Title page for ETD etd-0405102-074904


Type of Document Dissertation
Author Kimbrough, Andrew McComb
Author's Email Address akimbr1@lsu.edu
URN etd-0405102-074904
Title The Sound of Meaning: Theories of Voice in Twentieth-Century Thought and Performance
Degree Doctor of Philosophy (Ph.D.)
Department Theater
Advisory Committee
Advisor Name Title
Leslie Wade Committee Chair
Keywords
  • performance criticism
  • postmodern theatre
  • voice pedagogy
  • poststructuralism
Date of Defense 2002-03-25
Availability unrestricted
Abstract
This dissertation addresses the problem of the denigration of the voice in poststructural theory and contemporary performance criticism. The problem has antecedents in twentieth-century language philosophy. Saussure defines language as a compendium of arbitrary words recognized according to the degrees of phonetic difference between them. Since for Saussure the arbitrary words of language also designate arbitrary concepts, he concludes that the sounds of words cannot be thought constituent of their sense. After Saussure, structuralism dislodges the voice from its privileged position in the phonologic discourses of Western thought. Poststructuralism views meaning as a product of socially constructed language systems, and it argues that neither the voice nor the speaking subject can be afforded linguistic agency. A strain of contemporary theatre criticism, premised upon poststructuralism, interprets the postmodern stage as a site in which the voice, language, and the speaking subject come under critique and suspicion, stripped of agency and communicative efficacy.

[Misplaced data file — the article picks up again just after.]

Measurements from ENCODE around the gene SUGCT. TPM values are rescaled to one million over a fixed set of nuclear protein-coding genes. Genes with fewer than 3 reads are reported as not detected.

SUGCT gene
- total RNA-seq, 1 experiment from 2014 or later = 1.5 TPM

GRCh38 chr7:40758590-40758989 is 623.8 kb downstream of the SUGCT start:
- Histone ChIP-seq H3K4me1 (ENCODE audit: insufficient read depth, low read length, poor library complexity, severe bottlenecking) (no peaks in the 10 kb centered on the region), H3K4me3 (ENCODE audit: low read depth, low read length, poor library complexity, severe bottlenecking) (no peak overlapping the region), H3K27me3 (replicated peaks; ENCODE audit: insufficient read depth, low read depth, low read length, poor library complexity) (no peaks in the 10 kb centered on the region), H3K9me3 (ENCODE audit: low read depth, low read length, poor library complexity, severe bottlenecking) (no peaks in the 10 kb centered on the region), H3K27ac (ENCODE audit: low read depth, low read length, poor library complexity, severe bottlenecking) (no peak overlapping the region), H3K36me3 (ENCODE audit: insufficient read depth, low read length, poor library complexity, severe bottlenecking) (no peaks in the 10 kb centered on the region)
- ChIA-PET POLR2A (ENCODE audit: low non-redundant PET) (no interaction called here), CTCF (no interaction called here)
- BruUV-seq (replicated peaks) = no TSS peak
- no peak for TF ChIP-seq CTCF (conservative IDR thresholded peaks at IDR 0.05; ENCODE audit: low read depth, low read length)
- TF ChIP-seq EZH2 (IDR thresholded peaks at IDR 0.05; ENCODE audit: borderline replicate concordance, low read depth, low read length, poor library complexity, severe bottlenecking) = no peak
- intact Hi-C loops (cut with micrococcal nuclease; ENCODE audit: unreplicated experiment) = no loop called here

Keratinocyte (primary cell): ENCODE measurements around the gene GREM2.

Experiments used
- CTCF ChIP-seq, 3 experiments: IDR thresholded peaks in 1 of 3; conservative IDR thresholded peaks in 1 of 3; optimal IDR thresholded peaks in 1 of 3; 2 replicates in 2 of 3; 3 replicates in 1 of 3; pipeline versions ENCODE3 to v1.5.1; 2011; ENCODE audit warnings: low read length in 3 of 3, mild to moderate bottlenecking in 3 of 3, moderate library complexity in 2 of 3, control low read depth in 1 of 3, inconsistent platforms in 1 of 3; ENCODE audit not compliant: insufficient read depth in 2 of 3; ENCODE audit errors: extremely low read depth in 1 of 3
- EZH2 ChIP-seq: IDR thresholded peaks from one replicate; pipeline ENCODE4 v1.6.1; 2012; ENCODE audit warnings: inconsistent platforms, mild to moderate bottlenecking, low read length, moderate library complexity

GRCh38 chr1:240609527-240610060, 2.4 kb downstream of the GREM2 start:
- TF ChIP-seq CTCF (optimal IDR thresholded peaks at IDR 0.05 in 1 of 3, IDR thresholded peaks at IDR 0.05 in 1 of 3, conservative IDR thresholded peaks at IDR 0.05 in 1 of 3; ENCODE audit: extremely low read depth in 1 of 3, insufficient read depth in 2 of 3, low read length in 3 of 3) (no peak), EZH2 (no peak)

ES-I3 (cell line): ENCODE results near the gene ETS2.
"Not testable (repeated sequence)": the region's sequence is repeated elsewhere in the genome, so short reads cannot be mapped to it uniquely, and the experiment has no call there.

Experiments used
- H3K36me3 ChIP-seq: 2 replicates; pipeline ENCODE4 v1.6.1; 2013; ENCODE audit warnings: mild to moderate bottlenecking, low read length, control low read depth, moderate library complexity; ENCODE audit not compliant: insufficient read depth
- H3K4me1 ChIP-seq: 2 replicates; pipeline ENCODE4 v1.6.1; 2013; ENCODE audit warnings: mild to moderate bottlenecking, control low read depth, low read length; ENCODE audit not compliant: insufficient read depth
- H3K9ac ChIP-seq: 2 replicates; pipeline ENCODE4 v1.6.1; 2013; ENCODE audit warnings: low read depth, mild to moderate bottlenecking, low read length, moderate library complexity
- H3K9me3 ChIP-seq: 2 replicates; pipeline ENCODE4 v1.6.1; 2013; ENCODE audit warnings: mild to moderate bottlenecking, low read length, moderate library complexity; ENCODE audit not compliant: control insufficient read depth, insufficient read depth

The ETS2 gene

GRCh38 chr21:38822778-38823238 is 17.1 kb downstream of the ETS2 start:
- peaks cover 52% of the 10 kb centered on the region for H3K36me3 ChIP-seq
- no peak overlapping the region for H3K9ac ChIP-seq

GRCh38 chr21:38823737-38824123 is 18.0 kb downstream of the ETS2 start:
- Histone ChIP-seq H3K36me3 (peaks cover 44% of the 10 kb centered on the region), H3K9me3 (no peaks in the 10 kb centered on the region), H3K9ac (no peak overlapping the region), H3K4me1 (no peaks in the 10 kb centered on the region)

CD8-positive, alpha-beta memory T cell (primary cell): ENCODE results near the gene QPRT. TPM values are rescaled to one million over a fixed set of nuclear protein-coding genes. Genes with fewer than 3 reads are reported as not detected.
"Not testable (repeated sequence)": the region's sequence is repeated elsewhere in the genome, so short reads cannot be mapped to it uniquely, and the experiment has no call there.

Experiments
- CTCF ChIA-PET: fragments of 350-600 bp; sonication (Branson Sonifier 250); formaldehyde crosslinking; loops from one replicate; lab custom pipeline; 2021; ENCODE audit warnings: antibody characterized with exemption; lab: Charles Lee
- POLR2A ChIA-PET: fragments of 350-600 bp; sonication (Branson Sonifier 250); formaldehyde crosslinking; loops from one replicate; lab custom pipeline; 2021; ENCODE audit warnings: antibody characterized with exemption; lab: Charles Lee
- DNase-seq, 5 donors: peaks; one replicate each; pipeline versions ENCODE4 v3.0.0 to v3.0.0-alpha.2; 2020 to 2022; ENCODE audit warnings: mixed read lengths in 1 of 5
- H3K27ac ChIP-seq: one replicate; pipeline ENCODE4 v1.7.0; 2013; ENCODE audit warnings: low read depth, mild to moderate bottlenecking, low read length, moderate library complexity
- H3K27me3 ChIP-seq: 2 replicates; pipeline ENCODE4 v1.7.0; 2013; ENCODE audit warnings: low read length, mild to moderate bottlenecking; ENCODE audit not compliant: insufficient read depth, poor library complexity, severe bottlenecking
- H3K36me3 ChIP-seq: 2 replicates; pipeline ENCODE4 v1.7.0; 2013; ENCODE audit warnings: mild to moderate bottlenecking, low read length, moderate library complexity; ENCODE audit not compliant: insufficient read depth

This dissertation investigates twentieth-century theories of voice, language, and speech in order to define the status of the voice in various disciplines ranging from paleoanthropology, phenomenology, structuralism, speech act theory, theatre semiotics, the philosophies of technology, and media studies. By comparing the status of the voice in other disciplines, this dissertation argues for a recuperation of the voice against the denigration evident in poststructural theory and performance criticism. Relying on Heidegger's phenomenal view of language, the autonomy of the voice in speech act theory and theatre semiotics, the centrality of vocalized language in human evolution, and the resurgence of orality in electronic media, this dissertation argues that the voice continues to act as an important and primary signifying agent on the postmodern stage, regardless of poststructural arguments to the contrary.

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